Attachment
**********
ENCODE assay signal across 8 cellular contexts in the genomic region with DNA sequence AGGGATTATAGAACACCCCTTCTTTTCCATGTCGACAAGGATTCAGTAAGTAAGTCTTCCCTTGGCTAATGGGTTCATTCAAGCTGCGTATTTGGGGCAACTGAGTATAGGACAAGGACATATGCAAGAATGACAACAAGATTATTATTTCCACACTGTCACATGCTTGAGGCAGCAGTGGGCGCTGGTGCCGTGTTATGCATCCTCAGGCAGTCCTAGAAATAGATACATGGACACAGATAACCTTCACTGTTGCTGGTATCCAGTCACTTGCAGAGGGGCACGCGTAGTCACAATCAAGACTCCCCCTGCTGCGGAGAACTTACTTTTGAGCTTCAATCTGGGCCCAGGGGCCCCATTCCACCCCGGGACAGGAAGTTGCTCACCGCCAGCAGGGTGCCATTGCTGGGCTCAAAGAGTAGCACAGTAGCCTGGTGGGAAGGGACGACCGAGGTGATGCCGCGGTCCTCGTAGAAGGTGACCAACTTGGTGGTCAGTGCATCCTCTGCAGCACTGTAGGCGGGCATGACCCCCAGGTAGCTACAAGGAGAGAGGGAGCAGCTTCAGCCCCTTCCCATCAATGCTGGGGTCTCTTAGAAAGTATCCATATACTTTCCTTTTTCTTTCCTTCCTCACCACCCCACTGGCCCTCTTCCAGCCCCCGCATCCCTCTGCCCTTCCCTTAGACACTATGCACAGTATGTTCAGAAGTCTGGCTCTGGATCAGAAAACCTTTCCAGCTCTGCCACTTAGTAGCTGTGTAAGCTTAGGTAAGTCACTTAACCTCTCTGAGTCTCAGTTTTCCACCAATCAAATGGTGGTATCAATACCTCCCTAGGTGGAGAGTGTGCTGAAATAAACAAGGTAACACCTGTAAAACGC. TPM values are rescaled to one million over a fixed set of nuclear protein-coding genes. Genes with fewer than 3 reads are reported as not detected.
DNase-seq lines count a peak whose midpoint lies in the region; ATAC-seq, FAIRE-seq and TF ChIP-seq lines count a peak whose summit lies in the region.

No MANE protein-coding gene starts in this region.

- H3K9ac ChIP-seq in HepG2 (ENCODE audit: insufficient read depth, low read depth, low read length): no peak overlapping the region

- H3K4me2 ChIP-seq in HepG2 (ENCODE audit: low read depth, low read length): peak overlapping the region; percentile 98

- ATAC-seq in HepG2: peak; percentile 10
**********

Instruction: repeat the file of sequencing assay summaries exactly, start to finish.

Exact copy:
ENCODE assay signal across 8 cellular contexts in the genomic region with DNA sequence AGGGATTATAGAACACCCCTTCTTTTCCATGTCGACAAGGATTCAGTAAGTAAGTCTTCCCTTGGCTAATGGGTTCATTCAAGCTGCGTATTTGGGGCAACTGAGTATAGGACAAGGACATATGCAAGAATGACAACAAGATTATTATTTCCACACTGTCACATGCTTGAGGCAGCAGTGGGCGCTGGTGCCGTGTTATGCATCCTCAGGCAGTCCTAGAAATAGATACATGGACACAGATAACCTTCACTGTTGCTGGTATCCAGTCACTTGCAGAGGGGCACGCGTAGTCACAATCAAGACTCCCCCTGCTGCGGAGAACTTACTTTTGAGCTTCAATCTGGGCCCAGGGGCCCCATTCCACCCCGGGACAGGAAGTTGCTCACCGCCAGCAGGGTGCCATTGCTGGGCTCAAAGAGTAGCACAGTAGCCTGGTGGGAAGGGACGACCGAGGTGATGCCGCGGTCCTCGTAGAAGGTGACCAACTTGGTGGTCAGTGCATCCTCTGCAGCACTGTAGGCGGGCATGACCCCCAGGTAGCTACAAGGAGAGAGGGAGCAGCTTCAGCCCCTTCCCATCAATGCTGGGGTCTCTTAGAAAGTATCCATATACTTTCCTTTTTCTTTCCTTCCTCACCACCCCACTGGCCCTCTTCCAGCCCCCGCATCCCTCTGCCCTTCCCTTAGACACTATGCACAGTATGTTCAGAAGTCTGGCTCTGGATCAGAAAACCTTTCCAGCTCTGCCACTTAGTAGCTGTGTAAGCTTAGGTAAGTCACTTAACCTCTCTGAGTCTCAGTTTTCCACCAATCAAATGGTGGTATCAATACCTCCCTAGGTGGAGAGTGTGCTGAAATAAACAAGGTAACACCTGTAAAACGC. TPM values are rescaled to one million over a fixed set of nuclear protein-coding genes. Genes with fewer than 3 reads are reported as not detected.
DNase-seq lines count a peak whose midpoint lies in the region; ATAC-seq, FAIRE-seq and TF ChIP-seq lines count a peak whose summit lies in the region.

No MANE protein-coding gene starts in this region.

- H3K9ac ChIP-seq in HepG2 (ENCODE audit: insufficient read depth, low read depth, low read length): no peak overlapping the region

- H3K4me2 ChIP-seq in HepG2 (ENCODE audit: low read depth, low read length): peak overlapping the region; percentile 98

- ATAC-seq in HepG2: peak; percentile 10